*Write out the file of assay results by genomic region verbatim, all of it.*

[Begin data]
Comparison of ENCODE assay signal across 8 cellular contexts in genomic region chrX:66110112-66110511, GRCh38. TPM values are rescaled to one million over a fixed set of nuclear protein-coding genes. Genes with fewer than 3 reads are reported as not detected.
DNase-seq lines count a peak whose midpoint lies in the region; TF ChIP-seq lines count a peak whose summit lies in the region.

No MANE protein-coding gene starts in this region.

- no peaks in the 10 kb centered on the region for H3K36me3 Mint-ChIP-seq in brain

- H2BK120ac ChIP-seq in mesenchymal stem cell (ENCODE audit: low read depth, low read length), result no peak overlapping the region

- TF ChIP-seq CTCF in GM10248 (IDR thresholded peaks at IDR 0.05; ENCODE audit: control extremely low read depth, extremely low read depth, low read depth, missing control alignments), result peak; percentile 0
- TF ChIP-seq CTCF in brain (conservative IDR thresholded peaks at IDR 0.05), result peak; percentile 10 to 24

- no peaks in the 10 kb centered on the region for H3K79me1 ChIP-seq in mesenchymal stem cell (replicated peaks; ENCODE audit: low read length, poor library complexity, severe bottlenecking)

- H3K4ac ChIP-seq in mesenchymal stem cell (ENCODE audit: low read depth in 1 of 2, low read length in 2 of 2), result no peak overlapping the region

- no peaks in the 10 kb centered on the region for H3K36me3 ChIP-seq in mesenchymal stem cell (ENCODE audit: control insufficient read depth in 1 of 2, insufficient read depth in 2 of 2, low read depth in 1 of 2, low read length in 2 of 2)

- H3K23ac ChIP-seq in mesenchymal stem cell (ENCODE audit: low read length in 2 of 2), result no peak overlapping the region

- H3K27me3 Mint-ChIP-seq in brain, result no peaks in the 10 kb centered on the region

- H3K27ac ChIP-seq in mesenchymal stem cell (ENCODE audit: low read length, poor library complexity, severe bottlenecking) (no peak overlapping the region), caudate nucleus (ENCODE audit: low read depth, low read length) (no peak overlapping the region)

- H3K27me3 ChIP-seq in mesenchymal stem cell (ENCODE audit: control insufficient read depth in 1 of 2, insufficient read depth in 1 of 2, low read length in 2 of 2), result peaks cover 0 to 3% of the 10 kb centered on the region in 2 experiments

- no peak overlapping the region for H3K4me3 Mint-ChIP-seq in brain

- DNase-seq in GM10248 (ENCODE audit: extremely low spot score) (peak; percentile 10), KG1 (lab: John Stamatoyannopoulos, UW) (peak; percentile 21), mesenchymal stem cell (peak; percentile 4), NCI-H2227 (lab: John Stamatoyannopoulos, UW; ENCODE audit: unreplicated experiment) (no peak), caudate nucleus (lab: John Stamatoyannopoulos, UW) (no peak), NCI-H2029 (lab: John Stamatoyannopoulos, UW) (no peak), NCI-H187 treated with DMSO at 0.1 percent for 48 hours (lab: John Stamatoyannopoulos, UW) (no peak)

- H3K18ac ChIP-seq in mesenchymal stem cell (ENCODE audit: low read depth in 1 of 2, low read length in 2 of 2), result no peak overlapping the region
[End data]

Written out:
Comparison of ENCODE assay signal across 8 cellular contexts in genomic region chrX:66110112-66110511, GRCh38. TPM values are rescaled to one million over a fixed set of nuclear protein-coding genes. Genes with fewer than 3 reads are reported as not detected.
DNase-seq lines count a peak whose midpoint lies in the region; TF ChIP-seq lines count a peak whose summit lies in the region.

No MANE protein-coding gene starts in this region.

- no peaks in the 10 kb centered on the region for H3K36me3 Mint-ChIP-seq in brain

- H2BK120ac ChIP-seq in mesenchymal stem cell (ENCODE audit: low read depth, low read length), result no peak overlapping the region

- TF ChIP-seq CTCF in GM10248 (IDR thresholded peaks at IDR 0.05; ENCODE audit: control extremely low read depth, extremely low read depth, low read depth, missing control alignments), result peak; percentile 0
- TF ChIP-seq CTCF in brain (conservative IDR thresholded peaks at IDR 0.05), result peak; percentile 10 to 24

- no peaks in the 10 kb centered on the region for H3K79me1 ChIP-seq in mesenchymal stem cell (replicated peaks; ENCODE audit: low read length, poor library complexity, severe bottlenecking)

- H3K4ac ChIP-seq in mesenchymal stem cell (ENCODE audit: low read depth in 1 of 2, low read length in 2 of 2), result no peak overlapping the region

- no peaks in the 10 kb centered on the region for H3K36me3 ChIP-seq in mesenchymal stem cell (ENCODE audit: control insufficient read depth in 1 of 2, insufficient read depth in 2 of 2, low read depth in 1 of 2, low read length in 2 of 2)

- H3K23ac ChIP-seq in mesenchymal stem cell (ENCODE audit: low read length in 2 of 2), result no peak overlapping the region

- H3K27me3 Mint-ChIP-seq in brain, result no peaks in the 10 kb centered on the region

- H3K27ac ChIP-seq in mesenchymal stem cell (ENCODE audit: low read length, poor library complexity, severe bottlenecking) (no peak overlapping the region), caudate nucleus (ENCODE audit: low read depth, low read length) (no peak overlapping the region)

- H3K27me3 ChIP-seq in mesenchymal stem cell (ENCODE audit: control insufficient read depth in 1 of 2, insufficient read depth in 1 of 2, low read length in 2 of 2), result peaks cover 0 to 3% of the 10 kb centered on the region in 2 experiments

- no peak overlapping the region for H3K4me3 Mint-ChIP-seq in brain

- DNase-seq in GM10248 (ENCODE audit: extremely low spot score) (peak; percentile 10), KG1 (lab: John Stamatoyannopoulos, UW) (peak; percentile 21), mesenchymal stem cell (peak; percentile 4), NCI-H2227 (lab: John Stamatoyannopoulos, UW; ENCODE audit: unreplicated experiment) (no peak), caudate nucleus (lab: John Stamatoyannopoulos, UW) (no peak), NCI-H2029 (lab: John Stamatoyannopoulos, UW) (no peak), NCI-H187 treated with DMSO at 0.1 percent for 48 hours (lab: John Stamatoyannopoulos, UW) (no peak)

- H3K18ac ChIP-seq in mesenchymal stem cell (ENCODE audit: low read depth in 1 of 2, low read length in 2 of 2), result no peak overlapping the region